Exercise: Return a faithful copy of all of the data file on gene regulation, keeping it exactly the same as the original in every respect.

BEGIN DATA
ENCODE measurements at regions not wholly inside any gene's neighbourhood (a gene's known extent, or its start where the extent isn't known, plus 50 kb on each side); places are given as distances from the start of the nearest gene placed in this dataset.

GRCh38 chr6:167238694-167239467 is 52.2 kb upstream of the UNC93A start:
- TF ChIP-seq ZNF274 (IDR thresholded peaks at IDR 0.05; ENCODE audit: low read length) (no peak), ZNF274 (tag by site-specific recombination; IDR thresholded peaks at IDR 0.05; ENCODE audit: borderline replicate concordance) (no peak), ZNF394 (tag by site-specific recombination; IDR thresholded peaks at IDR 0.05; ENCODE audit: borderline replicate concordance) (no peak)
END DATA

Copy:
ENCODE measurements at regions not wholly inside any gene's neighbourhood (a gene's known extent, or its start where the extent isn't known, plus 50 kb on each side); places are given as distances from the start of the nearest gene placed in this dataset.

GRCh38 chr6:167238694-167239467 is 52.2 kb upstream of the UNC93A start:
- TF ChIP-seq ZNF274 (IDR thresholded peaks at IDR 0.05; ENCODE audit: low read length) (no peak), ZNF274 (tag by site-specific recombination; IDR thresholded peaks at IDR 0.05; ENCODE audit: borderline replicate concordance) (no peak), ZNF394 (tag by site-specific recombination; IDR thresholded peaks at IDR 0.05; ENCODE audit: borderline replicate concordance) (no peak)